What's more, the Boisset camp tells us not to worry about taste. PET bottles are made with a substance called MonOxbar, which protects the wine's flavor and color from oxidation and UV rays. Keep in mind, though, that these bottles are most suitable for drinking within a year or so of filling. You don't want that 2004 Money Road Ranch Merlot gaining complexity in your cellar to be packaged in PET.

After the great comments we received about Boisset's aluminum-clad Beaujolais, the Daily Traveler is hoping you'll weigh in on this one. PET: The next big (green) thing in the wine world?

Further reading:
* Yellow Jersey Wines
* With lots to see outdoors in New York this summer, this bottle's perfect for a picnic stop
* Canadians have been on the PET wagon for a while now
* What about green inside the bottle? Food & Wine magazine's wine editor Lettie Teague has some thoughts on "the 'greenwashing' of the wine industry"


Matt Harding, Dancing King

The Daily Travelers are a bit obsessed with fellow world-hopper Matt Harding's "Dancing" video. We know we're a little late to the party--versions of the film have been circulating for a few years now--but we also know we're not the only ones. Heck, the New York Times only caught on this morning. Check out the story here and then join the 5 million people who have watched Harding's latest video below.

Matt, you've been to Rwanda, Brisbane, Montreal, Hanoi--come to 4 Times Square, we'll dance with you!


How to French Kiss, Cheekside

Faire la bise
Chirac: The presidential bise
Photo: Aujourd'hui la Chine

by Julia Bainbridge

The Daily Travelers are concerned with etiquette this summer as we travel abroad, and it looks like others are, too. An article in Conde Nast Traveler's June issue shows us how not to embarrass ourselves in Italy, Turkey, Greece and Croatia, but what about France? What about those awkward kiss-kisses--and sometimes kiss-kiss-kisses? Just how many smooches should we plant on our French hosts' cheeks? This story on Gadling maps it out, literally, and gives us the basic rules for making those greetings a little less awkward.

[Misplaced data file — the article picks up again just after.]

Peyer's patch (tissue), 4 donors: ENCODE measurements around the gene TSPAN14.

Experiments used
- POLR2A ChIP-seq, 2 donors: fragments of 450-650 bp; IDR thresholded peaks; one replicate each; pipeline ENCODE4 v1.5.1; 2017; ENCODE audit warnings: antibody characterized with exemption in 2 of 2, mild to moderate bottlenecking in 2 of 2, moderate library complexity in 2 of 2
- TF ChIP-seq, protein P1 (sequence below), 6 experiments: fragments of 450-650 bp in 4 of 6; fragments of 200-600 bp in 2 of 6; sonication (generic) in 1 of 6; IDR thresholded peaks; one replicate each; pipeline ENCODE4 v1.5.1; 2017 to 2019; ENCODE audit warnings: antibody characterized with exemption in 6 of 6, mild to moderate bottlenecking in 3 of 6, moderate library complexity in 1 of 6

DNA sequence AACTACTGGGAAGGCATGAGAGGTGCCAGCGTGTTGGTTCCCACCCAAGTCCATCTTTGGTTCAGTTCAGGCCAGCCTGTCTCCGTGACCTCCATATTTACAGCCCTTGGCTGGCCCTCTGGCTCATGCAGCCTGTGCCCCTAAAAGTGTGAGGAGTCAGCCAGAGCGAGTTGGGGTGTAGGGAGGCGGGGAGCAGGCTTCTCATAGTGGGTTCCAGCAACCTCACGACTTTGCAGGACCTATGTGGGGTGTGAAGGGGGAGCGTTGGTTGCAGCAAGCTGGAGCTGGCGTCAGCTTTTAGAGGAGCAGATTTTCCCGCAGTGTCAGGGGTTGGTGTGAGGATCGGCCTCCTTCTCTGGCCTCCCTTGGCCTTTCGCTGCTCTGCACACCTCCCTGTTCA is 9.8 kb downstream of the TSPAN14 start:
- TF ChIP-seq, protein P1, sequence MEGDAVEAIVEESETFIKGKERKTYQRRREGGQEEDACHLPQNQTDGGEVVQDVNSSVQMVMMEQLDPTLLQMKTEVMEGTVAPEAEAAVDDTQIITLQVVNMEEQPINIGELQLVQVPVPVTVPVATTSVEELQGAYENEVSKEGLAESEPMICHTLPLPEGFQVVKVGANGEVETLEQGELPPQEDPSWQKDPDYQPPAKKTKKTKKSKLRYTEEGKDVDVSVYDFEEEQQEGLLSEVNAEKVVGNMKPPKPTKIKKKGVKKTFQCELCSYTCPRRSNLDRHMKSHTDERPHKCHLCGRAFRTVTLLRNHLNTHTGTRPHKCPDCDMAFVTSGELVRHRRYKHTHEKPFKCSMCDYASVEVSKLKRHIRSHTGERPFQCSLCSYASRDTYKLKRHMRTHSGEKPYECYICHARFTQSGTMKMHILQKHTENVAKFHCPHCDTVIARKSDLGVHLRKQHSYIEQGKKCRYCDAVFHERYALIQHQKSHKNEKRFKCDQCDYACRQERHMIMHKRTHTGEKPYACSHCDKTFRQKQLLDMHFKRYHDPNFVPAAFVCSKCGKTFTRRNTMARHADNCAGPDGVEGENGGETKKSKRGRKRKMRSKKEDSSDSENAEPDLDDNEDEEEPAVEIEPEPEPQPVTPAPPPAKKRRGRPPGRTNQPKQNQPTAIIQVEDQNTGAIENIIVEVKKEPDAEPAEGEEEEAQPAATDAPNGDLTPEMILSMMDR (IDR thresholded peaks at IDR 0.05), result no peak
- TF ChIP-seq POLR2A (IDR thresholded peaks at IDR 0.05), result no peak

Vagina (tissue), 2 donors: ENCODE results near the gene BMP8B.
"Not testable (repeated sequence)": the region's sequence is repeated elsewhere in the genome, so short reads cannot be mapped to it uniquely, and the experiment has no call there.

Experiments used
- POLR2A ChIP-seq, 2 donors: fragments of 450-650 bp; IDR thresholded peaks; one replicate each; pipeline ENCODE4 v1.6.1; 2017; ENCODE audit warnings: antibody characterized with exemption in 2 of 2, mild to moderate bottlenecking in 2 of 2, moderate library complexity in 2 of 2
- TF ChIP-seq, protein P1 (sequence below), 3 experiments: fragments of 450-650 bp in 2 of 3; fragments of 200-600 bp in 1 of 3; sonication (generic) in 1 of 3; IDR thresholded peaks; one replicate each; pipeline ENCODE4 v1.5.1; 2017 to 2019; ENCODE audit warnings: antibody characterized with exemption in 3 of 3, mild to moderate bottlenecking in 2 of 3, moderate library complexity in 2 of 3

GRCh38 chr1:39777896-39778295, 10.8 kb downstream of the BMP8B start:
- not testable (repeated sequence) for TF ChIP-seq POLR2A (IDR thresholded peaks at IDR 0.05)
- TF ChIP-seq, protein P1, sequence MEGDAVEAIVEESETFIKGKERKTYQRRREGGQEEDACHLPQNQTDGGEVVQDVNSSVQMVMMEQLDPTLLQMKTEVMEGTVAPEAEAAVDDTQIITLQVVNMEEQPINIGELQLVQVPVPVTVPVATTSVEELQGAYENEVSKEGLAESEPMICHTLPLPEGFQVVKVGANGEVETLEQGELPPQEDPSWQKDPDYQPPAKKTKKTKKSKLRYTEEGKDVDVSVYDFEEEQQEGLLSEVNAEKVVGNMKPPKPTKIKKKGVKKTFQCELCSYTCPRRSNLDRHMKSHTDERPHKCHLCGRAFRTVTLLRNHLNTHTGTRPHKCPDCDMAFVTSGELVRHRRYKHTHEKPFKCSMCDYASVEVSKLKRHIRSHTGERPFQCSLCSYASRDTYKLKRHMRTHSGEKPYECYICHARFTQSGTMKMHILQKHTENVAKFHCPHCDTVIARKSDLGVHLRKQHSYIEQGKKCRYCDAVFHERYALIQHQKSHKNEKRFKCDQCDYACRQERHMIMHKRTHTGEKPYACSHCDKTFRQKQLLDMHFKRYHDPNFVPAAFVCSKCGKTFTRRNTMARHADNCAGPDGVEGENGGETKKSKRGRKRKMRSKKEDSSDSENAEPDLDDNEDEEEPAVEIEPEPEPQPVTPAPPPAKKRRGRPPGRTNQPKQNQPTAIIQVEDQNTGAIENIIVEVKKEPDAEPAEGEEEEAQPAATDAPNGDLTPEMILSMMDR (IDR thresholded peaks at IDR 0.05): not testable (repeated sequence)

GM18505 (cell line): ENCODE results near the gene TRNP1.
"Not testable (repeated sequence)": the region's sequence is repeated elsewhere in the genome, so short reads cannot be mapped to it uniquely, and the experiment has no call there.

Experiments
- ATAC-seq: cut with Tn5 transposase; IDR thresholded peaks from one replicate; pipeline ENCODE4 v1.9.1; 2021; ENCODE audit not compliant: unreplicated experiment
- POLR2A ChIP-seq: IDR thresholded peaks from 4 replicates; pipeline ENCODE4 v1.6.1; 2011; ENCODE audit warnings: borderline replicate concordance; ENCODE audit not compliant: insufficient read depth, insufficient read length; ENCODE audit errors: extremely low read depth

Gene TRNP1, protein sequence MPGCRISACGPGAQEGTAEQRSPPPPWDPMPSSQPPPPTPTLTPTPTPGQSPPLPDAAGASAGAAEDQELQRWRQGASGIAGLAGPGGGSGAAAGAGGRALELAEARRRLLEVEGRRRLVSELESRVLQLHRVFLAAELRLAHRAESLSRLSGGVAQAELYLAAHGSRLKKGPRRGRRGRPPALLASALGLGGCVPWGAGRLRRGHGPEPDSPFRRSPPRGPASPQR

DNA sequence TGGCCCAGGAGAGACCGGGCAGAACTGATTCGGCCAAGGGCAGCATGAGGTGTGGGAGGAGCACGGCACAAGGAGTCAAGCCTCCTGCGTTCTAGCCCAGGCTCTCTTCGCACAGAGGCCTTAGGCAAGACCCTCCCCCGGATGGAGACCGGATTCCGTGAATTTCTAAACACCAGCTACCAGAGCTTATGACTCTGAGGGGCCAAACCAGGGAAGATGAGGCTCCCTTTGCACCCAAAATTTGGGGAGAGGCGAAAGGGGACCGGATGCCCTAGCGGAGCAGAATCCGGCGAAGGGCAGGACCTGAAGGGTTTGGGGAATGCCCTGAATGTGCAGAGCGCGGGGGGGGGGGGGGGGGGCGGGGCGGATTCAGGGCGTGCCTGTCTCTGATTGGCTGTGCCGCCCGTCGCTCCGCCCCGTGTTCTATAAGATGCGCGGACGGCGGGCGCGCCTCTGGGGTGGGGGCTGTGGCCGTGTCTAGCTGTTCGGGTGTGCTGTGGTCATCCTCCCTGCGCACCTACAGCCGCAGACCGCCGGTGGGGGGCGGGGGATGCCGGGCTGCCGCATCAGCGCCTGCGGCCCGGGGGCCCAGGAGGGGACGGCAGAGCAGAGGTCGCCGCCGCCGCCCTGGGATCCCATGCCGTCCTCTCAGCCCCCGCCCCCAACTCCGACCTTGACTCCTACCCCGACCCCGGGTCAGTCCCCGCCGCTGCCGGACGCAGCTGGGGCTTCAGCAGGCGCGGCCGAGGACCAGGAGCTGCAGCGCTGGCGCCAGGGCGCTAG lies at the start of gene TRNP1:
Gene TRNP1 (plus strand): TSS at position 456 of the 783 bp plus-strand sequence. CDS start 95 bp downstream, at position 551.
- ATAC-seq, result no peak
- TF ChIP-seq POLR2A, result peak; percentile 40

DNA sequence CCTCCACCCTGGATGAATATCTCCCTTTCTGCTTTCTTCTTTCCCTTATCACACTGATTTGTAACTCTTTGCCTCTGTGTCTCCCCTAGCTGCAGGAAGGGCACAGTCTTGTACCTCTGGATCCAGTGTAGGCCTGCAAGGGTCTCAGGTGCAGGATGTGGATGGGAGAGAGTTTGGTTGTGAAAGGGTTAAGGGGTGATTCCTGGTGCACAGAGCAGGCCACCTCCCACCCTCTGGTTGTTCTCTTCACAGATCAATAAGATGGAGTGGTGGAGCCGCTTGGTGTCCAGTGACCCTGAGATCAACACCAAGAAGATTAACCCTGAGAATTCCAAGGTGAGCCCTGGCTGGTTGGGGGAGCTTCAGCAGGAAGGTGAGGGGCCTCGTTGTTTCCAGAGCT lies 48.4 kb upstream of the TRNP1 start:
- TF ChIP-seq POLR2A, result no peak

Something the site doesn't mention that's important to remember, though: French kissing is something very different altogether. So don't do this.

Further reading:
* Etiquette 101: France
* Etiquette 101: The Mediterranean


Budget-friendly Road Tripping

Route 66
Gas prices got you down?
Photo: CNT Dream Trip Contest

by Mollie Chen

I love road trips (the cooler full of snacks, the singing loudly with the windows open, the offbeat stuff you see along the way) and this month's Saveur got me craving an adventure more than ever. Their special Road Trip issue seems a bit ill-timed (gas prices don't seem to have a ceiling) but even so, it's a must-read--and, for me, the closest I'll get to the open road this summer. (One thing you get very good at when working at a travel magazine: living vicariously.) The issue is chock-full: New York Times Frugal Traveler Matt Gross on the problem with religiously Chowhounding your pit stops (I've been known to spend hours Blackberry-ing the best ice cream in Cape Cod); tricked out Airstreams; the best regional road snacks (including San Francisco's famed It's-It ice cream sandwiches); and Todd Coleman and James Oseland's epic Duncan Hines-themed journey from Chicago to New York. Just when I'd finished salivating over the pictures of Kentucky chess pie and Hollyhock Hill's fried chicken, I picked up the June Bon Appetit and found yet another envy-inducing piece: Liz Welch's odyssey through Mississippi with the Ya-Ya-esque duo of Martha Foose and Lynda Posey. I was sold even before I got to the line, "The doughnut shop is closed, alas, and I am distraught." (Haven't we all been there?) And one final way to virtual road trip: Alton Brown's "Feasting on Asphalt," in which the goofy food expert takes a motorcycle from Savannah to California to explore the history and traditions of road food.